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Views of London : Inns

The Peacock, Islington 1823

North Country Mails at the Peacock, Islington. Thomas Sutherland after J.Pollard, 1823.

From the Hertfordshire Almanac 1850.
The Wonder Coach leaves the King's Arms Inn, Ampthill, every Monday, Wednesday and Friday morning, at 8 o'clock; the George Inn, Silsoe, at half-past 8; the Red Lion, Luton, at half-past 9; the Pea Hen, St. Alban's, at 20 minutes before 11; the Wool Pack, Barnet, at a quarter before 12. The Wonder goes to the Bull and Mouth, St. Martin's-le-Grand. --- Returns from the Bull and Mouth, on Tuesdays, Thursdays, and Saturdays, at a quarter before 2; and from the Peacock, Islington, at 2.

In Tom Brown's School Days, Tom spends a night at the Peacock before catching the 'Tally Ho' coach to Rugby.

'Tom and his father had alighted at the Peacock at about seven in the evening; and having heard with unfeigned joy the paternal order, at the bar, of steaks and oyster-sauce for supper in half an hour, and seen his father seated cozily by the bright fire in the coffee-room with the paper in his hand, Tom had run out to see about him, had wondered at all the vehicles passing and repassing, and had fraternized with the boots and hostler, from whom he ascertained that the Tally-ho was a tip-top goer--ten miles an hour including stoppages--and so punctual that all the road set their clocks by her.

'Then being summoned to supper, he had regaled himself in one of the bright little boxes of the Peacock coffee-room, on the beef- steak and unlimited oyster-sauce and brown stout (tasted then for the first time--a day to be marked for ever by Tom with a white stone); had at first attended to the excellent advice which his father was bestowing on him from over his glass of steaming brandy-and-water, and then began nodding, from the united effects of the stout, the fire, and the lecture; till the Squire, observing Tom's state, and remembering that it was nearly nine o'clock, and that the Tally-ho left at three, sent the little fellow off to the chambermaid, with a shake of the hand (Tom having stipulated in the morning before starting that kissing should now cease between them), and a few parting words.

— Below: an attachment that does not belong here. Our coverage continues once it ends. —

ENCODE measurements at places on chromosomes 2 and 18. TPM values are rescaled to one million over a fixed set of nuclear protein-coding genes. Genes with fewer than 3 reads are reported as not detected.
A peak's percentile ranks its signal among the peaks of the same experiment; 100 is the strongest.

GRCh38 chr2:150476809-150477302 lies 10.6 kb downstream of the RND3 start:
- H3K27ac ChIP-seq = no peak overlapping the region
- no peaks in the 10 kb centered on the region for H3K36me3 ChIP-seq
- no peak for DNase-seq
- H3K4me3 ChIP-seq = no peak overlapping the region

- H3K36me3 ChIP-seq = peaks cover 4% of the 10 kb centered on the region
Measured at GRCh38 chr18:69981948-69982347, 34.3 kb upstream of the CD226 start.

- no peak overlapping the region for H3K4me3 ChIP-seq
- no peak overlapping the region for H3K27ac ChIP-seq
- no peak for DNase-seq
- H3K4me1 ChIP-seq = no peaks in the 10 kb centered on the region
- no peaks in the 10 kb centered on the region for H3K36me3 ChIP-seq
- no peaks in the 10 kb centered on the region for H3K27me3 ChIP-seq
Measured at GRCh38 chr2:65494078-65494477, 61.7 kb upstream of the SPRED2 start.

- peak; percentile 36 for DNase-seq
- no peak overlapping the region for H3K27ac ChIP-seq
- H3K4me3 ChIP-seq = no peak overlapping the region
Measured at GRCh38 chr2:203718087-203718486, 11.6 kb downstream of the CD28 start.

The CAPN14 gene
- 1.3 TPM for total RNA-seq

'Tom was carried off by the chambermaid in a brown study, from which he was roused in a clean little attic, by that buxom person calling him a little darling and kissing him as she left the room; which indignity he was too much surprised to resent. And still thinking of his father's last words, and the look with which they were spoken, he knelt down and prayed that, come what might, he might never bring shame or sorrow on the dear folk at home.'

Dickens also mentions the Peacock in The Holly Tree :

'When I got up to the Peacock,--where I found everybody drinking hot purl, in self-preservation,--I asked if there were an inside seat to spare. I then discovered that, inside or out, I was the only passenger. This gave me a still livelier idea of the great inclemency of the weather, since that coach always loaded particularly well. However, I took a little purl (which I found uncommonly good), and got into the coach. When I was seated, they built me up with straw to the waist, and, conscious of making a rather ridiculous appearance, I began my journey.'

And finally, Henry Mayhew : London Labour and the London Poor (1851)